October 29, 2018

Eastern and Western Europeans Differ on Importance of Religion, Views of Minorities, and Key Social Issues

Methodology

This analysis combines survey results from two previously published Pew Research Center reports on European attitudes: “Religious Belief and National Belonging in Central and Eastern Europe” and “Being Christian in Western Europe.”

Surveys in Central and Eastern European countries were conducted face to face from June 2015 to July 2016 in 16 languages, with a nationally representative sample of about 1,400 or more adults in each country. More details on the methodology used in these countries, including margins of error and sample sizes, can be found here.

The surveys in Western Europe were conducted using landline and mobile telephone from April to August 2017 in 12 languages with a nationally representative sample size of about 1,500 or more adults in each country. More details on the methodology used in these countries, including margins of error and sample sizes, can be found here.

In addition, this report includes previously unpublished data from Slovakia. Interviews in Slovakia were conducted among 1,497 adults (ages 18 and older) via telephone in two languages (Hungarian or Slovakian) from April through August 2017. Interviewing was carried out under the direction of GfK Belgium using a combination of landline and mobile random-digit dialing.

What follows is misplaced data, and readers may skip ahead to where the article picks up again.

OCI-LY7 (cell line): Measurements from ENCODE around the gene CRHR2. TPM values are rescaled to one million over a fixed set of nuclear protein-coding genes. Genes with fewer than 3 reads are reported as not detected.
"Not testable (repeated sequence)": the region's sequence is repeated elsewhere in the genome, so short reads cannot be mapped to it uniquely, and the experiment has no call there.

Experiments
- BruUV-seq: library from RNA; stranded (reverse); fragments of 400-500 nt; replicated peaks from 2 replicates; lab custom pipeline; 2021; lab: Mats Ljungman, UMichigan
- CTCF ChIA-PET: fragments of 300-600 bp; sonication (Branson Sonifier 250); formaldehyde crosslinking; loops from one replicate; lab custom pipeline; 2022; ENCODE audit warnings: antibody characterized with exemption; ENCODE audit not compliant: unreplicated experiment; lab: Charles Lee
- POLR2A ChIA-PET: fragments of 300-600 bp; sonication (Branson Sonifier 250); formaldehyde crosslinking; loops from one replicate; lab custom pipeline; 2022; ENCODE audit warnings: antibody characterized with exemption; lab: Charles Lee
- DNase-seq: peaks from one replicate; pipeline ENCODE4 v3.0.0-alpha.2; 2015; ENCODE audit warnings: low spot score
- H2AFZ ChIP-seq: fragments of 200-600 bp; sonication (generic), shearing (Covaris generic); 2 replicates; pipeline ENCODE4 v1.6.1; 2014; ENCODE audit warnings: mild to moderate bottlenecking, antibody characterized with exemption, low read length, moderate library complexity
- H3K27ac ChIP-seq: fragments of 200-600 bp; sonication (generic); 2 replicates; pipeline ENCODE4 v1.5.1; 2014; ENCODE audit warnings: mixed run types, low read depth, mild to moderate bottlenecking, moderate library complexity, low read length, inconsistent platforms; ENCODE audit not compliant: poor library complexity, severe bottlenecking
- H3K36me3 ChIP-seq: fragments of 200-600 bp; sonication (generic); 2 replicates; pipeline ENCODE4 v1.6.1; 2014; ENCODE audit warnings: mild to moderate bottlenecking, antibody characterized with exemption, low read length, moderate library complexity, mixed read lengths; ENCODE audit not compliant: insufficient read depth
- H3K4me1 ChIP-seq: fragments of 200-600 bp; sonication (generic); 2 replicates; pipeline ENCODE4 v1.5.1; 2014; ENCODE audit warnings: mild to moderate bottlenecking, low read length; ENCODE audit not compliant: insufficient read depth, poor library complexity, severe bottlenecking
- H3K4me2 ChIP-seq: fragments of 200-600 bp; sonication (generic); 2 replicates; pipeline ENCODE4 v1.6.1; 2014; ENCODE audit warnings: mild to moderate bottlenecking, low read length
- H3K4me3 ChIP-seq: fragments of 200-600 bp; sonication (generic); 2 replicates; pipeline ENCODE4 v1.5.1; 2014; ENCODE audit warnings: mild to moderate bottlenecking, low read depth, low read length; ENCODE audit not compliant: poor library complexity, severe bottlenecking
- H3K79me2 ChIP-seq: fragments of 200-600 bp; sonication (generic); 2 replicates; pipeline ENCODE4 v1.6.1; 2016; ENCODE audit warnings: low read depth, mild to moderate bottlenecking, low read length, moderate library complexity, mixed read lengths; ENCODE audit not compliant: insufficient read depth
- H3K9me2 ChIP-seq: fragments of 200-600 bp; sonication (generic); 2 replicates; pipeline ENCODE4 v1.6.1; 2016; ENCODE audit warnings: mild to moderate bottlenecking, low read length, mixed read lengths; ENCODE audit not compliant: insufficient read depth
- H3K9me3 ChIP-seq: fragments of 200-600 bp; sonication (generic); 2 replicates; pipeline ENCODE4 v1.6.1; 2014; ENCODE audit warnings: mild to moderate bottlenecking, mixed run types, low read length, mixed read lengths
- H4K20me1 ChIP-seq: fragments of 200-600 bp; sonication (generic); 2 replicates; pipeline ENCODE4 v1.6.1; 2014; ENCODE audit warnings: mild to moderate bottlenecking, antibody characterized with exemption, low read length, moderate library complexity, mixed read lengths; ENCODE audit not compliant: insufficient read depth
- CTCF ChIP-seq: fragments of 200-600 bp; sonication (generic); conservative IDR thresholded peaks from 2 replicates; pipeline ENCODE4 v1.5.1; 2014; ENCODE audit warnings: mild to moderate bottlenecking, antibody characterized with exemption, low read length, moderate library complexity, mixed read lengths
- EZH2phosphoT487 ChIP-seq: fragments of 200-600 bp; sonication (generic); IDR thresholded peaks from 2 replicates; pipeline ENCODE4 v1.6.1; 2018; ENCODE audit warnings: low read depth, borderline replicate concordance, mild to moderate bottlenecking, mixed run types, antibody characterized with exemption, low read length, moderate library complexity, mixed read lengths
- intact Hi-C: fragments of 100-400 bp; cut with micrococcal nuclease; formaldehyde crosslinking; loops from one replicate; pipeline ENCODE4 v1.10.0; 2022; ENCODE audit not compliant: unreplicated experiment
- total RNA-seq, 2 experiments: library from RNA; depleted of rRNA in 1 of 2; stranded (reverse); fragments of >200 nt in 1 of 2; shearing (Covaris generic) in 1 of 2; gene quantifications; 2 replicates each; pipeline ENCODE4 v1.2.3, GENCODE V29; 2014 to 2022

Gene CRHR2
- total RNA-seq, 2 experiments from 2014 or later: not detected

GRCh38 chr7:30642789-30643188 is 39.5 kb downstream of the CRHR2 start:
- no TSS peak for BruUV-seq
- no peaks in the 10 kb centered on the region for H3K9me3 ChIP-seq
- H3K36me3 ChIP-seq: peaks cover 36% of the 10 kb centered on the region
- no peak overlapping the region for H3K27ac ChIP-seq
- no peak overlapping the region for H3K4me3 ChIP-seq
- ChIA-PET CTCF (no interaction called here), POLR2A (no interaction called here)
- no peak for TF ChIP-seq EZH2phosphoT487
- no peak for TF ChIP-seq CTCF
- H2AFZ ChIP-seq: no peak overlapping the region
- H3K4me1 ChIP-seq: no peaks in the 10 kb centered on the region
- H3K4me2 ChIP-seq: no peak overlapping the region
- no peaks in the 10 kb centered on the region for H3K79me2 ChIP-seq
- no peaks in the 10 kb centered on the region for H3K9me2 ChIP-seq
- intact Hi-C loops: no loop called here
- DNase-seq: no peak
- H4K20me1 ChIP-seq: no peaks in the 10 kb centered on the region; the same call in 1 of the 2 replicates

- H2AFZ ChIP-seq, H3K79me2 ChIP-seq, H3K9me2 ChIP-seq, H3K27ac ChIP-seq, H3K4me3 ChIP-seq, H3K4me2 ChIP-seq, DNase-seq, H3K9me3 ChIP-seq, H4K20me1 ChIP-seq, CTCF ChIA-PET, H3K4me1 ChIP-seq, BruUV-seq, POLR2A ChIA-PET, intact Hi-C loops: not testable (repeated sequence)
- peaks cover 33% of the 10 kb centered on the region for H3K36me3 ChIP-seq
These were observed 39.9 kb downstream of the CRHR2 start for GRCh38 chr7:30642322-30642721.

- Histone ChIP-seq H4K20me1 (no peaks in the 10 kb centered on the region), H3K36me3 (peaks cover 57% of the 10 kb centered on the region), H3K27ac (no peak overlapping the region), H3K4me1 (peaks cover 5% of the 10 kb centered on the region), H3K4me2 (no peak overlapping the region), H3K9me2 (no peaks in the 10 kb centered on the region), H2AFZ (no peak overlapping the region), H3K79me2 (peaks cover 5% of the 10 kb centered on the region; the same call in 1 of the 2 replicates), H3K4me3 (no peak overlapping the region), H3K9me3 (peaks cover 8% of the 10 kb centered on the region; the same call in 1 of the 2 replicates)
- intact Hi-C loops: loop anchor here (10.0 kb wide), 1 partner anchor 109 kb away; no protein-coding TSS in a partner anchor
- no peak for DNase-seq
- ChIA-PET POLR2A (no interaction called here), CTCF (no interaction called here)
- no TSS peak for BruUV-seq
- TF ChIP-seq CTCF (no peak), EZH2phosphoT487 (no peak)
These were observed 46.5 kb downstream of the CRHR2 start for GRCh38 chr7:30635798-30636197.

The mode difference between the two survey waves (face to face vs. telephone) does not compromise cross-regional comparability since both sets of surveys were administered by interviewers and are similarly affected by interviewer effects, including the proclivity of respondents to give socially acceptable responses when talking to another person, sometimes referred to as “social desirability.”8 Research indicates that responses are more likely to differ between surveys that are interviewer-administered (either via telephone or face to face) and those that are self-administered (that is, when a respondent records answers to survey questions themselves, without the presence of an interviewer). None of the surveys analyzed in this report (either in Western Europe or in Central and Eastern Europe) were self-administered.

More details about the methodology used in both survey waves, including country-specific sample designs, are available here.

General information on international survey research at Pew Research Center is available here.

  1. DeLeeuw, Edith D. 2018. “Mixed-Mode: Past, Present, and Future.” Survey Research Methods.